The Defense Department is already slated to trim $350 billion from its budget over the next decade, the result of this summer's debt ceiling deal. If Congress can't reach a consensus on deficit reduction by the supercommittee's Nov. 23 deadline, the Pentagon stands to lose another $500 billion over the next decade thanks to an automatic trigger built into the Budget Control Act. Worse, the Defense Department and other affected agencies won't have much say over how those cuts will be applied.
In a lunchtime address, former Secretary of Defense William Cohen urged Congress to make targeted cuts that conformed to strategy.
"Don't do it in an easy fashion and say, 'Let's just cut. Everybody take a percentage,'" said Cohen. "That's not the way to deal with national security."
Instead of waiting for the ax to fall, defense leaders hope they can kill two birds with one stone by planning ahead -- preparing the country's military posture for the future while reducing overall costs at the same time. Some scholars at Thursday's event suggested downsizing the United States' permanent bases overseas and embracing a global-commons strategy emphasizing the steady policing of cyberspace, outer space and the oceans. Others called for an alliance-focused approach that would turn responsibility for regional security over to America's partners around the globe.
The dollar amount of cuts isn't what should make policymakers nervous, according to Todd Harrison, a defense budget scholar. Even accounting for the potential automatic cuts if Congress fails to act -- what some are calling the "sequestration bogey" -- the Pentagon's budget would contract by less than a third. By comparison, the U.S. military budget shrank by 26 percent after the war in Vietnam, 34 percent following the Cold War, and by 53 percent after the armistice in Korea. In some cases, budgets were slashed even faster than what current proposals suggest.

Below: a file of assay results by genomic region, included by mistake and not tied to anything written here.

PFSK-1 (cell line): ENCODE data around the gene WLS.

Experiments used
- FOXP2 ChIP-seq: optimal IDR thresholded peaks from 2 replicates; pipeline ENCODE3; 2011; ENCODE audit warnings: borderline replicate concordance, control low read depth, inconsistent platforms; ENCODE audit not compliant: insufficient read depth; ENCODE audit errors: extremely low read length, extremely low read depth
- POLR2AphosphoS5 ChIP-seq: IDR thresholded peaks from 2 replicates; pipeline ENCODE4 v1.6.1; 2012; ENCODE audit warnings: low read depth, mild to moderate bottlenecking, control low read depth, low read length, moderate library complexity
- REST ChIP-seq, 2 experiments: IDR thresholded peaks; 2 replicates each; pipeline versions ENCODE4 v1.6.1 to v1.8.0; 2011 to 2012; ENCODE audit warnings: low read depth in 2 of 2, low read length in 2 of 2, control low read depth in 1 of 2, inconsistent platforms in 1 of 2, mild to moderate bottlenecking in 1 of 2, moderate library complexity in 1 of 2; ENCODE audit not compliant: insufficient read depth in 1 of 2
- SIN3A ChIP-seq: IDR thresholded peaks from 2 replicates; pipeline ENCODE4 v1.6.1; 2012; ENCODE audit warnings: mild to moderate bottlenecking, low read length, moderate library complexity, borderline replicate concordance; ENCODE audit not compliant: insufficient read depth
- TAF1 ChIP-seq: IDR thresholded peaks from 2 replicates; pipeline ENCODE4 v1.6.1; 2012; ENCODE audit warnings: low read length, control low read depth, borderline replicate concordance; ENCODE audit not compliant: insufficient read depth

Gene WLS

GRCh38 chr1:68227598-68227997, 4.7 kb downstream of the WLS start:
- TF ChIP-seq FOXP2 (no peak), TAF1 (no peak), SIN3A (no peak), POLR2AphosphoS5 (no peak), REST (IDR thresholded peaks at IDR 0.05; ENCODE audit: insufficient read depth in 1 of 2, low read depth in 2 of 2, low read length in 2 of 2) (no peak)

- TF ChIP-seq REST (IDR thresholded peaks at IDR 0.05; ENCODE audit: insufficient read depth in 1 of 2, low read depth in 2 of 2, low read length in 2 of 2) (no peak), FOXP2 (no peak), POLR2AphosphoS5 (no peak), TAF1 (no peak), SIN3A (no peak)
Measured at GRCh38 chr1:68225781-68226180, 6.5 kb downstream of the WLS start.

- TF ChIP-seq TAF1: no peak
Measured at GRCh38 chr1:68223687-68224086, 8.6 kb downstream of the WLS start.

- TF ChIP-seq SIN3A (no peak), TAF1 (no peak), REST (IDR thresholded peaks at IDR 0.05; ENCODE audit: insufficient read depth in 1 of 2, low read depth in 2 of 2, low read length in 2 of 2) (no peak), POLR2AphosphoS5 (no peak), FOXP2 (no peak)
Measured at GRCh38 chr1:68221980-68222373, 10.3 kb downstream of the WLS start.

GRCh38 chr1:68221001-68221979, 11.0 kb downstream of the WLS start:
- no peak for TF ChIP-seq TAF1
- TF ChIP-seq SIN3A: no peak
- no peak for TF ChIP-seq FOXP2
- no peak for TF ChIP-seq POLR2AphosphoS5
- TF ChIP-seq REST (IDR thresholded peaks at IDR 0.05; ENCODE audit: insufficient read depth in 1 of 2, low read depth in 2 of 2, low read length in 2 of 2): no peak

"So, 31 percent is actually within the norm of what we would expect at the end of a major buildup," said Harrison, referring to the tapering of America's involvement in Afghanistan and Iraq. "It doesn't have to be a doomsday scenario."
Real savings could come from reining in military pensions and healthcare benefits, Harrison suggested. Secretary of Defense Leon Panetta last month also endorsed pension reform, proposing a transition to 401(k)-style retirement plans for future crops of career officers.
But any structural changes aimed at fundamentally changing how the Defense Department operates will take time, something policymakers will not have if the supercommittee pulls the trigger on automatic cuts.
"It is not hard to postulate a scenario where you could cut substantially more than $450 billion in defense," said David Berteau, a CSIS defense analyst, "as long as the dramatic majority of those cuts are in the out-years, which gives you time to create the strategy that aligns with it. But that's not the scenario that's playing out right now."
Moises Naim, a leading economist at the Carnegie Endowment for International Peace, likened some lawmakers' diehard commitment to defense spending to the stages of grief described by psychiatrist Elisabeth Kubler-Ross.
"When you look at the numbers of the American economy, and when you look at the numbers of military spending, and you base the whole thing on the assumption that there is no waste there -- that therefore you need the same amount of money otherwise you cannot pull it off, that any cut will essentially result in a decline of our capacity to defend the United States -- if you start with that, then that tells me everything I need to know about what stage we are in," he said.